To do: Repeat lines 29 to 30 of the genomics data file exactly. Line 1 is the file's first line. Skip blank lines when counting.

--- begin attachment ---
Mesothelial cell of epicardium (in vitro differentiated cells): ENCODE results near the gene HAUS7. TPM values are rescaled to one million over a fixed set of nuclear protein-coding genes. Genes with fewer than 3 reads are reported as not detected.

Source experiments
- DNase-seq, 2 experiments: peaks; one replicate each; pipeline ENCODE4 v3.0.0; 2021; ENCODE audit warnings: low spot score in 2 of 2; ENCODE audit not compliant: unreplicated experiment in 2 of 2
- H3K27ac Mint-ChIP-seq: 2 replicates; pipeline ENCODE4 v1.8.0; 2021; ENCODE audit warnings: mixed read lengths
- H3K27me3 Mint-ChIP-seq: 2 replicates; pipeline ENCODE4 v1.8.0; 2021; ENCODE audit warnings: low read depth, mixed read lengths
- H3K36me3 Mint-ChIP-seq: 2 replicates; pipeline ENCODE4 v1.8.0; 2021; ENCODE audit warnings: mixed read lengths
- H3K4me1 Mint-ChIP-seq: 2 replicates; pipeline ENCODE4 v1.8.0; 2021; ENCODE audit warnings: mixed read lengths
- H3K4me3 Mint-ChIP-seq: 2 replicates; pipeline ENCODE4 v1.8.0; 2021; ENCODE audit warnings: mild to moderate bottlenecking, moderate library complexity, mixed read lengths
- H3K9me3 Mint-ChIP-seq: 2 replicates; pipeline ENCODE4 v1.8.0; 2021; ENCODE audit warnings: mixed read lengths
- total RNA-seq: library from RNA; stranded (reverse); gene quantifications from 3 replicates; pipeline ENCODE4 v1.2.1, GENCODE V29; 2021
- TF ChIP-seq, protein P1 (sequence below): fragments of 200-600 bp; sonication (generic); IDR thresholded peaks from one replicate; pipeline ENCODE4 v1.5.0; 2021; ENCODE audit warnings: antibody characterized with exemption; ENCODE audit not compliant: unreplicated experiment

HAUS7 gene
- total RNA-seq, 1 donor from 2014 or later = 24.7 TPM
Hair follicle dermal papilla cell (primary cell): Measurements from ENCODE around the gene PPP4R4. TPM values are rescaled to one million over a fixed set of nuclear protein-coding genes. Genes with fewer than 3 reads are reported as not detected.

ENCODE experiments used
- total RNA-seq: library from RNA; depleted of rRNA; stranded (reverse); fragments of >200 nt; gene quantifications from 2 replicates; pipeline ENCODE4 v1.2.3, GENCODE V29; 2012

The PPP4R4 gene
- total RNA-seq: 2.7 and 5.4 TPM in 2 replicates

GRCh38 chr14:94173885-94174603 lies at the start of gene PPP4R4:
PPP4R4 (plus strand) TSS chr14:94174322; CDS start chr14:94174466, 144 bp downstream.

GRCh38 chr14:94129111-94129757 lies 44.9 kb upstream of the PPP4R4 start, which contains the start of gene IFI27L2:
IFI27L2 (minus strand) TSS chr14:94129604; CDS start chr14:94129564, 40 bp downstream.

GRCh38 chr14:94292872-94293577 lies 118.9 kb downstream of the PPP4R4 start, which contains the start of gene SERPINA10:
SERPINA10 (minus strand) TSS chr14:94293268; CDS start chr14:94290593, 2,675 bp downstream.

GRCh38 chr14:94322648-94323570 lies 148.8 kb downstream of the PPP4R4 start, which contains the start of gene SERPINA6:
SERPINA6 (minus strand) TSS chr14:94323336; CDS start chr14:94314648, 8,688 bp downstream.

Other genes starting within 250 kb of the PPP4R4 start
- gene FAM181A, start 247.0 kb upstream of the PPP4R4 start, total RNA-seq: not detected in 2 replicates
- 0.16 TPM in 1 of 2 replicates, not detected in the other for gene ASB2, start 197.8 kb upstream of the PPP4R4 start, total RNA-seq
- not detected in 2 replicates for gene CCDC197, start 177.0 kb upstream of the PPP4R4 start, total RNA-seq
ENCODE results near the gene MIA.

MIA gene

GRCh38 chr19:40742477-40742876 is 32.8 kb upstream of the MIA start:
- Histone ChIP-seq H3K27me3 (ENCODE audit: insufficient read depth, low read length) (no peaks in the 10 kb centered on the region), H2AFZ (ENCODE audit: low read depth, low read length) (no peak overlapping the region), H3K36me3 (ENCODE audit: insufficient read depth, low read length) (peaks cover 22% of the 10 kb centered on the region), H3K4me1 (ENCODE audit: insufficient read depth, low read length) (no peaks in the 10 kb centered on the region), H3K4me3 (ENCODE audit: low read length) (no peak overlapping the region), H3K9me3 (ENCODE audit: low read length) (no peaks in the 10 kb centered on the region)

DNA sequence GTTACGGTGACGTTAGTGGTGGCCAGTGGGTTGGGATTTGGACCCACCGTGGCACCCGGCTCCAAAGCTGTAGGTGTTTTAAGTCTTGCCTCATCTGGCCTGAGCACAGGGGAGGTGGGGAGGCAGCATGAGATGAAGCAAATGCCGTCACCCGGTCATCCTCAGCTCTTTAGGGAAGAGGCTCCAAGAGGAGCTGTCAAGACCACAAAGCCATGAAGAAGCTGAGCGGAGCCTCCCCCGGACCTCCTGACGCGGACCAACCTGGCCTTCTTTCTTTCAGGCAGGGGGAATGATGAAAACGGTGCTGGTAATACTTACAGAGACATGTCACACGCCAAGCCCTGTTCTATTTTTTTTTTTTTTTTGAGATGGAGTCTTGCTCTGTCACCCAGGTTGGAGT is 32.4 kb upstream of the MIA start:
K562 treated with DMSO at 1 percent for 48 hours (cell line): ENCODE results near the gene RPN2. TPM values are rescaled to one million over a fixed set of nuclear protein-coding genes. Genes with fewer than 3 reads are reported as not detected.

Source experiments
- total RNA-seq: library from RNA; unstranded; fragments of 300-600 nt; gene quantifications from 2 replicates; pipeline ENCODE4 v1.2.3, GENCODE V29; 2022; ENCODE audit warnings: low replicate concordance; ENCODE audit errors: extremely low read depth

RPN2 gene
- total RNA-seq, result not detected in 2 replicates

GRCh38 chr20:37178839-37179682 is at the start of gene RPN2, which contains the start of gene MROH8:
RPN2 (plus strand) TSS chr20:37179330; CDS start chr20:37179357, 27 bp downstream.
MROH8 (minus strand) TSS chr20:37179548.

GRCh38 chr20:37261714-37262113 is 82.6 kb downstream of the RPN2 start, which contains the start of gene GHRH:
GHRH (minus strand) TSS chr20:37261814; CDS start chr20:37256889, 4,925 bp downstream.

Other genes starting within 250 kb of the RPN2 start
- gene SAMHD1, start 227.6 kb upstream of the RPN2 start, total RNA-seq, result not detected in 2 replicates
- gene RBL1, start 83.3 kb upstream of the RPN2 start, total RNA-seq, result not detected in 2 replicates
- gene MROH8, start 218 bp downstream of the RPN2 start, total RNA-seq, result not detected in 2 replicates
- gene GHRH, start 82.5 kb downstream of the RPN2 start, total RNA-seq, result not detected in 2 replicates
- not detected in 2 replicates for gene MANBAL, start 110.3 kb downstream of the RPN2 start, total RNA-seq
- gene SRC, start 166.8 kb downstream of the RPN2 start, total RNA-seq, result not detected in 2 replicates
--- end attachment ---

- 0.16 TPM in 1 of 2 replicates, not detected in the other for gene ASB2, start 197.8 kb upstream of the PPP4R4 start, total RNA-seq
- not detected in 2 replicates for gene CCDC197, start 177.0 kb upstream of the PPP4R4 start, total RNA-seq